Over time, I gained the trust of the families and healers in San Pedro. I was privileged to have such access intimate healings and to be invited to view sacred Maya sites and ceremonies. As a writer and photographer, I saw firsthand how healers, bonesetters and their patients are part of a sacred process that binds together healer and patient, family and community. These rituals survive despite the genocide of the Maya people perpetrated over several decades until 1996 by government forces. During this period the practice of these rituals was forbidden.
Most of my work is in black and white because it has always had such rich perceptual and poetic resonance for me. I like the way working in black and white desaturates the world of its immediate materiality, emphasizing the nuances of light and texture. Perhaps it takes me back to drawing which had always been very important to me.
I still return to Guatemala and continue photographing in the village of San Pedro where I have made lasting friendships. In the summer of 2017, I was invited to do a presentation at the Guatemalan Feria de Libros in Guatemala City. I invited several of the healers from the village to accompany me for the presentation. We then all returned to San Pedro where I presented the book to the local museum, library, and municipalidad. The event was televised, and I got calls from surrounding villages asking for a copy of the book. The experience of sharing the work with the people who made it possible and whose lives were its subject was one of the most gratifying parts of creating it.
Berta Navichoc, healing Marta Mendoza Damian after she was badly hurt in an accident
When I left San Pedro at the end of one summer, our Maya friends held a farewell party for my daughter. The celebration included many spontaneous speeches, and one woman, Estela Peneleu, said to Yasmin, Your mother will create something we will value in years to come: the photographs of our people and our ways. We remember and your mother is part of that remembering. This was one of the greatest inspirations to continue the long work on this book.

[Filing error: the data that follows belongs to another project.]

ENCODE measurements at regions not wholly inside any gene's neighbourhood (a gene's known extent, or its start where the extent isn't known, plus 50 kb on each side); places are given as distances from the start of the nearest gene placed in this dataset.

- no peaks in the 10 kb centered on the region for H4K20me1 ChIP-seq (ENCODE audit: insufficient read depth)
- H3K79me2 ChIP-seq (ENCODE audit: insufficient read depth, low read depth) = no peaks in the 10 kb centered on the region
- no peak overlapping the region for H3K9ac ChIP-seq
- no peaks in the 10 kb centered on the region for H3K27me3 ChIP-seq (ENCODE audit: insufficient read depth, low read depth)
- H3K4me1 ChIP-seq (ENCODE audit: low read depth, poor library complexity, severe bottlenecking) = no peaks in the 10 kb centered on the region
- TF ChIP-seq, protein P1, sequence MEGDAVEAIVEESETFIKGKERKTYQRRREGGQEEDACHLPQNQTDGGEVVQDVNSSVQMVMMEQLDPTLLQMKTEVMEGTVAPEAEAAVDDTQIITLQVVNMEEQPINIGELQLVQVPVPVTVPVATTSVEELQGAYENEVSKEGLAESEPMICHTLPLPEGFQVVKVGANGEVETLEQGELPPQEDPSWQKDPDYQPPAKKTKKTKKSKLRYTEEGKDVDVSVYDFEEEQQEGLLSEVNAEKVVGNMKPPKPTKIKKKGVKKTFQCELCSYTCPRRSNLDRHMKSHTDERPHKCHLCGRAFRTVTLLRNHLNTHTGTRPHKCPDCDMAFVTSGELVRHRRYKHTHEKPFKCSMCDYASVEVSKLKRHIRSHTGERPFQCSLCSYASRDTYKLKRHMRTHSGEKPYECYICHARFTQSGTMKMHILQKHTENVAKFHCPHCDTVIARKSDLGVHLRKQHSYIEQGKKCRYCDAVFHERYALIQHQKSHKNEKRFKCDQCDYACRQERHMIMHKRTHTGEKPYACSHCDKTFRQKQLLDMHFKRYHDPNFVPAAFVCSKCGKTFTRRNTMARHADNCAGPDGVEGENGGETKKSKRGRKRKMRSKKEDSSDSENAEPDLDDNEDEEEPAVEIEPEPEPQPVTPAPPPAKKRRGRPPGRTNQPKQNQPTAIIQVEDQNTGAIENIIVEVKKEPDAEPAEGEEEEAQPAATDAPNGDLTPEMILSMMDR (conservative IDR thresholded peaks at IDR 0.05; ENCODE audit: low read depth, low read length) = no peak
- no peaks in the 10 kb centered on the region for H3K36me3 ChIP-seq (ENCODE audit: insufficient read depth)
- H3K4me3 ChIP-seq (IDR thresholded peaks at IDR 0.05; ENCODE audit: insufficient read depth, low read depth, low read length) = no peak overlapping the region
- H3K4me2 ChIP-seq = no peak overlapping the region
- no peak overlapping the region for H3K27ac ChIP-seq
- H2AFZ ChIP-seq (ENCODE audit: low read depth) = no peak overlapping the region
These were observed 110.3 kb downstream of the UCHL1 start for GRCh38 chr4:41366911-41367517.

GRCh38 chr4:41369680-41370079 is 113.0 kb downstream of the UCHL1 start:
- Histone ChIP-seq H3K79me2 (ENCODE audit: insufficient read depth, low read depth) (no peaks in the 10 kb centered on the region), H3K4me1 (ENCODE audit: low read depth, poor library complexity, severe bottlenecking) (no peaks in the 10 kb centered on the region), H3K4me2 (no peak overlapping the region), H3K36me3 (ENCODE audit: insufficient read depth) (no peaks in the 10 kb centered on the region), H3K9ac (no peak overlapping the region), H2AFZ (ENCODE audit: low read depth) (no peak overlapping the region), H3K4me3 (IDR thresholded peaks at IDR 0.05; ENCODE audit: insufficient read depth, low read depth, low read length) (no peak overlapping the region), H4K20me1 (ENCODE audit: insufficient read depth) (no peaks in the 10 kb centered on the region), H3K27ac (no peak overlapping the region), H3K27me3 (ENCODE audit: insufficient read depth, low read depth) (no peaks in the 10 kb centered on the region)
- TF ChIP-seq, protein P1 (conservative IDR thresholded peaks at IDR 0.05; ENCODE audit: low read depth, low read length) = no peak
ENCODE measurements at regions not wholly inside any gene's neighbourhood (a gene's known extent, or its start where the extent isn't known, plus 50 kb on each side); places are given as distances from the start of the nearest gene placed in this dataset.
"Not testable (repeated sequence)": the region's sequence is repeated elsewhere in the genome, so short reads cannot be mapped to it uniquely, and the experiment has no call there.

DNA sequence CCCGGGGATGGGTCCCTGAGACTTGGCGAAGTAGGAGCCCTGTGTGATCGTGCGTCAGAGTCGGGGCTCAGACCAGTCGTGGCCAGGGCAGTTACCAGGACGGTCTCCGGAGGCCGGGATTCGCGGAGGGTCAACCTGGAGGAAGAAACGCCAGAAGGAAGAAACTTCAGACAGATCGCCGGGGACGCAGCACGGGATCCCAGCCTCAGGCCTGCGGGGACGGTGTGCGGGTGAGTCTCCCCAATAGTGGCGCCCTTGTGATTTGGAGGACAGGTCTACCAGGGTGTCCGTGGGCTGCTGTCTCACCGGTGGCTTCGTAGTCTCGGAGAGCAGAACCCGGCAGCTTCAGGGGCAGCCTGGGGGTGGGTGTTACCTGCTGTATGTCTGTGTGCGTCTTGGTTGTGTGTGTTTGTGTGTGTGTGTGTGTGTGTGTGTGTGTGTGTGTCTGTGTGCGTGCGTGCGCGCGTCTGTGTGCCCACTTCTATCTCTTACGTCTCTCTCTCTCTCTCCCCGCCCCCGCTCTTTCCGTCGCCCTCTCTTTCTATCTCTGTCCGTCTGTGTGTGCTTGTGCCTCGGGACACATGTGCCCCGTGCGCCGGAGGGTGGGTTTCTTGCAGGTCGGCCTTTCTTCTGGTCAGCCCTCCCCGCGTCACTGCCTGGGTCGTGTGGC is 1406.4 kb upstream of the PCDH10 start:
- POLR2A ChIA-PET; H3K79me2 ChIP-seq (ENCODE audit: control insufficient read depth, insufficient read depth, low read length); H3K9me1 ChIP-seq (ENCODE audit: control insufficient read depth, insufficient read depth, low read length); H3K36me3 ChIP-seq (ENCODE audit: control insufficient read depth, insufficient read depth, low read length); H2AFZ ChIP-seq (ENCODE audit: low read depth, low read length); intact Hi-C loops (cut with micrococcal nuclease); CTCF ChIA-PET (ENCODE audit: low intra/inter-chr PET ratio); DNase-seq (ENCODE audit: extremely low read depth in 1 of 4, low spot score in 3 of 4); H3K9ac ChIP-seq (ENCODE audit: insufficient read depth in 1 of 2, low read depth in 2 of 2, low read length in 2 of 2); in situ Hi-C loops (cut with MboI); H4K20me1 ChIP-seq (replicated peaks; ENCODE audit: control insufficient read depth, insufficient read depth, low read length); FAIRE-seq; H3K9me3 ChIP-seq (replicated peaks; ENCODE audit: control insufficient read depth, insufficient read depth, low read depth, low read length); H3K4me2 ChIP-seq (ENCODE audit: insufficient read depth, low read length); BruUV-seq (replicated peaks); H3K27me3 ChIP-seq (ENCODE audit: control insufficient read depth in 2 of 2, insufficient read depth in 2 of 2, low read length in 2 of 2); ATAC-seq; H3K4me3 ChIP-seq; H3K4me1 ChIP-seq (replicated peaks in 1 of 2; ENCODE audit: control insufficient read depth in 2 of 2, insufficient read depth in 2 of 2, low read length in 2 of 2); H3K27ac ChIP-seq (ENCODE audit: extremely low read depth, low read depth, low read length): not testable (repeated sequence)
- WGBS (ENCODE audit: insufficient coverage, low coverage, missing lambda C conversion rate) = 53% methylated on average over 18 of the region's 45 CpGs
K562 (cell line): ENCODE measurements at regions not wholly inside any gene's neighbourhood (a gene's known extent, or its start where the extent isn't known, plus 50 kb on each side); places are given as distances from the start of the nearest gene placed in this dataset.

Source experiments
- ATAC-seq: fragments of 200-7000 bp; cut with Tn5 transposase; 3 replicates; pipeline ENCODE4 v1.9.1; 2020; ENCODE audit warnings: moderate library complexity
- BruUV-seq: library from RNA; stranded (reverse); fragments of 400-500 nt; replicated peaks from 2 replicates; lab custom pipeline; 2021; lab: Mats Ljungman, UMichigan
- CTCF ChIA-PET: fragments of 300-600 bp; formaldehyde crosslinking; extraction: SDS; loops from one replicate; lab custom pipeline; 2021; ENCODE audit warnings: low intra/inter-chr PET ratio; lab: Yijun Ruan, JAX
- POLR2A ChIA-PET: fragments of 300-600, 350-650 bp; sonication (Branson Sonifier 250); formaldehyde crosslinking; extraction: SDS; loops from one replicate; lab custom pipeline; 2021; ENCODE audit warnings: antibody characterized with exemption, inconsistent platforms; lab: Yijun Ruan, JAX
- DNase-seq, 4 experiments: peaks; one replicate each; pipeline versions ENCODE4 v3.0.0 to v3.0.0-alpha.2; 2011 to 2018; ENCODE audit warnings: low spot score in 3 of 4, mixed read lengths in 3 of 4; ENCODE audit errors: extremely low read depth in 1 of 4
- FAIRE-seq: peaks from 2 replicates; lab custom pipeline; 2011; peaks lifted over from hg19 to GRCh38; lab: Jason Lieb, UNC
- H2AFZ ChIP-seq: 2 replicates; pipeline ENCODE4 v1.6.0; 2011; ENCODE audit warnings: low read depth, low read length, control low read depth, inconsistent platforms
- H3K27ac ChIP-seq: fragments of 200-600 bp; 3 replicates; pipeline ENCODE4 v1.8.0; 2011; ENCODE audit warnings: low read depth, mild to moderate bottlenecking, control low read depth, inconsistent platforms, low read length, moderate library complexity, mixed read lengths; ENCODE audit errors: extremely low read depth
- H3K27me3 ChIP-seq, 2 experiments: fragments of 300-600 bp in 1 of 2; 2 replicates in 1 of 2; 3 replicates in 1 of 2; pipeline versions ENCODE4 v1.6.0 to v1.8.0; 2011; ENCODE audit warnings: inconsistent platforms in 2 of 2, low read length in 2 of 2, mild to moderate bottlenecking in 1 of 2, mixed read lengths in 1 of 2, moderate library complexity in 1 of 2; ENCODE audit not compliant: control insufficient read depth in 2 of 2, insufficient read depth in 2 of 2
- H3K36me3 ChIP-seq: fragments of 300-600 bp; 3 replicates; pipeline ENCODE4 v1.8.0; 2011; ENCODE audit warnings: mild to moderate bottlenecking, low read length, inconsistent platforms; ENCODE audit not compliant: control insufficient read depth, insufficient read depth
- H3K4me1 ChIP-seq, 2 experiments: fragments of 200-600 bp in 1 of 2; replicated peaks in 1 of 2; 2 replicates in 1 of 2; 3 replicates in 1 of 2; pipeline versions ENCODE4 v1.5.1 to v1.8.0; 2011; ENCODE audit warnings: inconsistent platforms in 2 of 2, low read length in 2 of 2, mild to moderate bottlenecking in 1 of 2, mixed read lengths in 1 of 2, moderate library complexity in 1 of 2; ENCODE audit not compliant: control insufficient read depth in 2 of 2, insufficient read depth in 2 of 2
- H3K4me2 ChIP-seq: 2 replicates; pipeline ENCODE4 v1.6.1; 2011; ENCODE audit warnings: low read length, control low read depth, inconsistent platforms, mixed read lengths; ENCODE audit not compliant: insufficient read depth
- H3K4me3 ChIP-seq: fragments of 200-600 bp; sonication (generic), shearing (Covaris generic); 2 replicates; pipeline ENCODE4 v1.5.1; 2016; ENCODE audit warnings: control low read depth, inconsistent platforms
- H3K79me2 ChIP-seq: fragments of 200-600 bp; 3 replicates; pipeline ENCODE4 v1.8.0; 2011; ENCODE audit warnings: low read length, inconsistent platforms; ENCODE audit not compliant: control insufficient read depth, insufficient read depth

Maintaining contact with the people I have photographed from Peru to the Canadian Arctic has been very important to me. It began long before the Internet but certainly was made easier by social media. I used to get phone calls from a pay phone near a laundromat in the Canadian Arctic from a girl I befriended when she was nine-years-old. Of course, I could easily picture her standing by the laundromat, putting coins in the slot and then feeling as if she was at my side. Her language was so rich that I often wrote down what she had said to to be able to draw from it in my stories. Now she's over thirty, with three children and we are still in touch. I've also maintained close contact with the Rodriguez family in Peru and helped establish a permanent archive of their father's work.
Pedro Mendoza attempting to walk after a healing with the aid of his mother and a friend
My work in the Canadian Arctic with the Dene, whose deep connection to the natural and spiritual worlds - whose lives were bound up with the lake and its winds really helped me to understand Maya culture even though they're so very different.
I continue working in Guatemala to document the lives of those I first knew as children playing hide and seek and who have since become young mothers and fathers. I also photograph the gradual erosion of their lands and the changing shoreline brought on by flooding and contamination of the Lake.
I am now pursuing two other projects, one on the neighborhood in the Bronx where I grew up and another on a Cuban woman who emigrated to the US as a child and spent over 20 years living, teaching and raising her family on an Indian reservation in South Dakota.
Tata' Xuan, shaman with the sacred Maya calendar of fiestas and rituals used in Maya ceremonies
Vicenta Gonzalez Ixmatá in the mirror with her grandson
Lidia Santizo Gonzalez at a Maya sacred site in the forest, San Pedro
Family prays for patient as Berta Navichoc conducts the healing
Bonesetter, treating Pedro Sicay Mendoza's broken arm
Rising waters of Lake Atitlán
Pascual Abaj, sacred Maya site
Josefina Vazquez de Gonzalez, healer
Antonio Mendoza, shaman preparing a ceremonial offering
Ancestral masks of Antonio Mendoza, shaman
Elena Mendoza after a healing
Fisherman in cayuco on Lake Atitlán
Buy the book HERE